Over 60 minutes, Diana, her eyes heavily accentuated with black eyeliner, pledged herself as “Queen of people’s hearts”, warned that she “won’t go quietly”, admitted to her affair with an army officer, James Hewitt – “Yes I adored him. Yes I was in love with him” – and questioned Charles’s suitability to be king.

In the palace press office, “there wasn’t much you could do about it”, said Arbiter. Diana was there “in glorious Technicolor”. There was just a sense of “disappointment and resignation”. Afterwards, Diana’s press secretary, Geoff Crawford, immediately resigned. A few weeks later, so did her private secretary, Patrick Jephson. Three months later, it was announced that Charles and Diana would divorce.





Tony Hall, former director general of the BBC



Tony Hall, then BBC news chief, thanked Bashir after the interview for his ‘skill, sensitivity and excellent judgment’ in securing and executing it. Photograph: Justin Tallis/PA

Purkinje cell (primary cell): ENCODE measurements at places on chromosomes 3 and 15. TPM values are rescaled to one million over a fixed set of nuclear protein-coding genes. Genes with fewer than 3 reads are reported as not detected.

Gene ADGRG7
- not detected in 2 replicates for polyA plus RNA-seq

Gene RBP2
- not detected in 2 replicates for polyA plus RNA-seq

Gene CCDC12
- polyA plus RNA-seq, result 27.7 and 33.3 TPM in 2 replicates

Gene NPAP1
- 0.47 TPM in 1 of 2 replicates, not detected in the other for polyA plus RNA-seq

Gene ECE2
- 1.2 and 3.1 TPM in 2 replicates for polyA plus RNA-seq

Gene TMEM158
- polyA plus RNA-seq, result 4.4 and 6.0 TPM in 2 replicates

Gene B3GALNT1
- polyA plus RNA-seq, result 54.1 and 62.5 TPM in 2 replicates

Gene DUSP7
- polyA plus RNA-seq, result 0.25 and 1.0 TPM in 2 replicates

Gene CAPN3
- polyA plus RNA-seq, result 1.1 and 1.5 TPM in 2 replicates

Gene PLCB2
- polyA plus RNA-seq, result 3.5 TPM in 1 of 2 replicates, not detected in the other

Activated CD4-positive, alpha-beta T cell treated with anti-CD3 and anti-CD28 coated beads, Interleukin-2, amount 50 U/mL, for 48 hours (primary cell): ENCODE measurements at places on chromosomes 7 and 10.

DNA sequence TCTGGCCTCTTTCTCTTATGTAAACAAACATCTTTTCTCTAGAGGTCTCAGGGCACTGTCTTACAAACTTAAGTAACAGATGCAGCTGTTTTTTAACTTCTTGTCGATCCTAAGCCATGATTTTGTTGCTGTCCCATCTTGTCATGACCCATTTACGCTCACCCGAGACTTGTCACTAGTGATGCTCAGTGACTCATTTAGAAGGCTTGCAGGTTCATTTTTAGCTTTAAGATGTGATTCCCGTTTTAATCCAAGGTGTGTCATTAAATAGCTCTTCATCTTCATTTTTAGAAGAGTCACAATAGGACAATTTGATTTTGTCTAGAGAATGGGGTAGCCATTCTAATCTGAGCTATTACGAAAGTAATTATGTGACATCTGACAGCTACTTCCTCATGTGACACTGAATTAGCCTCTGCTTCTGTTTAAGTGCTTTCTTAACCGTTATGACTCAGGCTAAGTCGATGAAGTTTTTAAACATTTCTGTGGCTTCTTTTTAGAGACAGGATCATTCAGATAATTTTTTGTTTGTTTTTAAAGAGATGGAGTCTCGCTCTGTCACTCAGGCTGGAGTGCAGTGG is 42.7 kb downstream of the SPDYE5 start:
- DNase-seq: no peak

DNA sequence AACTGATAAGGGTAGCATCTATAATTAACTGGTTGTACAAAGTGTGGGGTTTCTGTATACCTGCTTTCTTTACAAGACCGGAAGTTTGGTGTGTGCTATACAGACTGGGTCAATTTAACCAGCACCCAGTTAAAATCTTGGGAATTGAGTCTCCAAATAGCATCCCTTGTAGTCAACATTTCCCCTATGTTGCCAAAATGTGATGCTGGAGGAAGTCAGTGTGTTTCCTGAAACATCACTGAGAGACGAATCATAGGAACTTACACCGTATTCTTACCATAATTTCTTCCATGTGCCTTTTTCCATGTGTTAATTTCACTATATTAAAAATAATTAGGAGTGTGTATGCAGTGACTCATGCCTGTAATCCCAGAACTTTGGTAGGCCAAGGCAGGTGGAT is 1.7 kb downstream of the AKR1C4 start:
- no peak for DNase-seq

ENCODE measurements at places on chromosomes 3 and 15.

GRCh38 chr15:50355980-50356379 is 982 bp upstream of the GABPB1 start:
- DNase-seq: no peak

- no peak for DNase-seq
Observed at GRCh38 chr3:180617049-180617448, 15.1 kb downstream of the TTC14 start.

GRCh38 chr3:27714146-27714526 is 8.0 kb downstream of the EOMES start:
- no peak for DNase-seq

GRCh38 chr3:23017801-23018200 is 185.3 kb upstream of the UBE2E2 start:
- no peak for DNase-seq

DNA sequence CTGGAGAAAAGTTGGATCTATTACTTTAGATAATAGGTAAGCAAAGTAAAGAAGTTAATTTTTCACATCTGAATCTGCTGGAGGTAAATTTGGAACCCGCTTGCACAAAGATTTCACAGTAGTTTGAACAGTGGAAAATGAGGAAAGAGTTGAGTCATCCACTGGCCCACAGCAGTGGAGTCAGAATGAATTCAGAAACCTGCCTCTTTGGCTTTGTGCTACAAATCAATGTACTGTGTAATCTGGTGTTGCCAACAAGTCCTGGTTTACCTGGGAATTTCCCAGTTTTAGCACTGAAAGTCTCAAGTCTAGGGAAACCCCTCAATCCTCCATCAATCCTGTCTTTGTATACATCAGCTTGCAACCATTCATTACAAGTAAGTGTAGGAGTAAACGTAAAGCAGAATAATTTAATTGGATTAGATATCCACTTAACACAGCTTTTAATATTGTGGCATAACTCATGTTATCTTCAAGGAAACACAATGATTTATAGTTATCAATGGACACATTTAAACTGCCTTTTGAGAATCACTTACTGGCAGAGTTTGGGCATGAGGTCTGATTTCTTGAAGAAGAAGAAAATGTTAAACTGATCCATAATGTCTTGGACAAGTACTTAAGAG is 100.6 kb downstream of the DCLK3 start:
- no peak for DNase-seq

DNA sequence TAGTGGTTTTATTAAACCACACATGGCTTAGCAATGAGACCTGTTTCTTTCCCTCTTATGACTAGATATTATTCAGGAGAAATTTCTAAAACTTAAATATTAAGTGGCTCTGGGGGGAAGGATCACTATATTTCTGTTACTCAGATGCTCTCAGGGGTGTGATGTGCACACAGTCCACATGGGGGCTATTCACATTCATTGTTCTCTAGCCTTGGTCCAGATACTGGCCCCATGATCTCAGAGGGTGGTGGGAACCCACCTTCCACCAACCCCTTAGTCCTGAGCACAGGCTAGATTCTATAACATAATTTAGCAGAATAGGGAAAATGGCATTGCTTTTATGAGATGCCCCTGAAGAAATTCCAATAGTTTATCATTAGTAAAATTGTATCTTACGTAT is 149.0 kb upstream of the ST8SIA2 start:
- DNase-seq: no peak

Rae said: “It really was one of the very, very best interviews you could have possibly got, and we were all wishing we had got it, and how Bashir was a lucky sod. But, as it’s looking now, maybe he was not so lucky.”

In a euphoric herogram to Bashir after the broadcast, released under the Freedom of Information Act, Hall thanked him for his “skill, sensitivity and excellent judgment” in securing and executing the interview.

Spencer, however, claims that Bashir showed him forged bank statements that wrongly suggested two senior courtiers were being paid by the security services, feeding into Diana’s fears that she was being spied on. Bashir, now the BBC’s religious affairs correspondent, is seriously ill with Covid-19 and unable to answer the allegations.

Spencer claims that the documents led him to introduce Bashir to Diana. But, during that meeting, Spencer claims he became suspicious of Bashir’s increasingly fantastical stories. They are said to have included that the Queen was terminally ill, Prince Edward had an incurable disease and 13-year-old Prince William’s new Swatch watch was being used to spy on his mother. He warned Diana off the interview, but she was hooked.